It is always difficult to distinguish the wood when you are among the trees. The case of probationers looking for work in their post-induction year is a case in point (p1). Putting aside the issue of job availability, it cannot be repeated too often how appallingly probationers were treated in the past, hawking themselves round schools doing endless supply work and, therefore, taking years in many cases to complete their "year". By any standard, the teacher induction scheme of a guaranteed, structured and mentored start to a career has to be a massive improvement.
The issue is how it is managed. Governments have never quite got it right when it comes to planning the teaching workforce, partly because there can be so much churn in the system. Older hands will recall the outcry in the 1970s and 1980s about teachers "trained for unemployment" who were unable to find jobs because education authorities could not afford them. There is a danger of this happening again, since it usually occurs when there is a discontinuity between government fiat and realities on the ground.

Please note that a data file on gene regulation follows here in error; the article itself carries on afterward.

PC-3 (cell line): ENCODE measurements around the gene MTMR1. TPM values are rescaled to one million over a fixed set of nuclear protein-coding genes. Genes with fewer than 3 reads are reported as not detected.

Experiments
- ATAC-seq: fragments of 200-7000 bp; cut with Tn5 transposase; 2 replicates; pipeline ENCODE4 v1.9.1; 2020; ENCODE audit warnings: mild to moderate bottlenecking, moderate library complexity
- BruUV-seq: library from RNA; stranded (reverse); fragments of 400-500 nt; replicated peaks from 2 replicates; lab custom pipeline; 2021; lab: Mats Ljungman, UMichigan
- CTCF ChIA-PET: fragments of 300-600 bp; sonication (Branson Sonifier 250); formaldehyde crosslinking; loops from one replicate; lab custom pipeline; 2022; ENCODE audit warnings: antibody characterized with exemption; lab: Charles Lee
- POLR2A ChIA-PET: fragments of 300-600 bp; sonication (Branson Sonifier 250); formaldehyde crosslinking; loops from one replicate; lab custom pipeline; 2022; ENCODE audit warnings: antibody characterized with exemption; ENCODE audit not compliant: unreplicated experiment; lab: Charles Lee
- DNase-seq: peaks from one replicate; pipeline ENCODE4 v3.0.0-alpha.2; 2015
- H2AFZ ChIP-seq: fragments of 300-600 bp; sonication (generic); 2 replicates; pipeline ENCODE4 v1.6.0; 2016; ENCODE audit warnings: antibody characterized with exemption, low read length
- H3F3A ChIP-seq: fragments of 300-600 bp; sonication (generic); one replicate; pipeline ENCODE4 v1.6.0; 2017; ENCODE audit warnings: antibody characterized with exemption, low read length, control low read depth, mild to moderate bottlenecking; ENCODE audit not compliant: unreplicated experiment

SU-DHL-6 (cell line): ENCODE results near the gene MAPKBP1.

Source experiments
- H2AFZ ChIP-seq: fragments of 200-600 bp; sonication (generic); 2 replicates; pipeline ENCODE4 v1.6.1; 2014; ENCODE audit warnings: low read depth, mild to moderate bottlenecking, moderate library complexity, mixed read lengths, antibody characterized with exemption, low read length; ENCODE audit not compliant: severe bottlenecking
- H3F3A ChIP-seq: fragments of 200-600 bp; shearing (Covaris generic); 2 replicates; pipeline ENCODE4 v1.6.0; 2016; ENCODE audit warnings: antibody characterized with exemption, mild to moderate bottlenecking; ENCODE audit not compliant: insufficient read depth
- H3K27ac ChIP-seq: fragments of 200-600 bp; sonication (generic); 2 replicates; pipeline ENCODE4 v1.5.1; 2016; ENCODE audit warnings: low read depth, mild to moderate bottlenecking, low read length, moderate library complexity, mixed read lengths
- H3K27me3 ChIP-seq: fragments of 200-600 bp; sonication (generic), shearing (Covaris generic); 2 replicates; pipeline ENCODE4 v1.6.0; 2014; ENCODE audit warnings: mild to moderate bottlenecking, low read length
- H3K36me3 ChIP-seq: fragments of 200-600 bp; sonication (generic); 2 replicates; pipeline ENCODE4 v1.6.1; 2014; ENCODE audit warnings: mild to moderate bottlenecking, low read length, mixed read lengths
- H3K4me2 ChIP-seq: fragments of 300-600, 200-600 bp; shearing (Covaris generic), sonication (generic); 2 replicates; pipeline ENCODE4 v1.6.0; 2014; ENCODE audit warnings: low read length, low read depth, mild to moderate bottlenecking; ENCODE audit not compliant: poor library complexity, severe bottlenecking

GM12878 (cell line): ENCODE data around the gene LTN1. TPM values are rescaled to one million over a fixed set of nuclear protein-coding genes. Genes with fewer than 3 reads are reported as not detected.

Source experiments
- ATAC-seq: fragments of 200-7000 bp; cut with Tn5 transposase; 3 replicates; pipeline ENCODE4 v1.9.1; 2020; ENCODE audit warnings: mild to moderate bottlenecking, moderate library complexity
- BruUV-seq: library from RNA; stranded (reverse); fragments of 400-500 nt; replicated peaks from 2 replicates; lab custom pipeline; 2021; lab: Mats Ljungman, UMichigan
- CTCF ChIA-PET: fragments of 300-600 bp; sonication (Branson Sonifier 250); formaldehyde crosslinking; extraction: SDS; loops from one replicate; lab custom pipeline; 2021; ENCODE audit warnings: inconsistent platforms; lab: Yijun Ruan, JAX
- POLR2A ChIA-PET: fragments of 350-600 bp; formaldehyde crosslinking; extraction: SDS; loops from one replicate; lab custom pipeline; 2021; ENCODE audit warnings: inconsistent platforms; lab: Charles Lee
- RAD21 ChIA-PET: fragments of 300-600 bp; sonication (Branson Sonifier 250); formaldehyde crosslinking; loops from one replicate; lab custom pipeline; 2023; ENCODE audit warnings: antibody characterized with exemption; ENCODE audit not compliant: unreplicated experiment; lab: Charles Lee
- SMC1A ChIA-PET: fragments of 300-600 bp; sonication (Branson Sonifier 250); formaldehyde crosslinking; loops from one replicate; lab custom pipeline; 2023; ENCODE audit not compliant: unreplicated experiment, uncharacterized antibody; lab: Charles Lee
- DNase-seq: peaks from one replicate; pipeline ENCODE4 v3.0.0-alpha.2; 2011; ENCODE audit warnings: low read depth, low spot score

One of those realities is that, through the concordat agreement between national and local government, ministers have given up their financial levers to influence local authority decisions. So, they may set out policies to reduce class sizes and increase the through-put of students in teacher training, but many councils have other priorities. The result is a mis-match, hence the cries of woe from probationers denied jobs.
Previous governments responded to the teacher employment crises by crisis management: turning on and off the taps of the numbers admitted to training. At least the Education Secretary has set up a working group to investigate the fundamentals of workforce planning, including the impact of the guaranteed induction year on jobs for those moving into their post- probationary period. Its conclusions cannot come soon enough.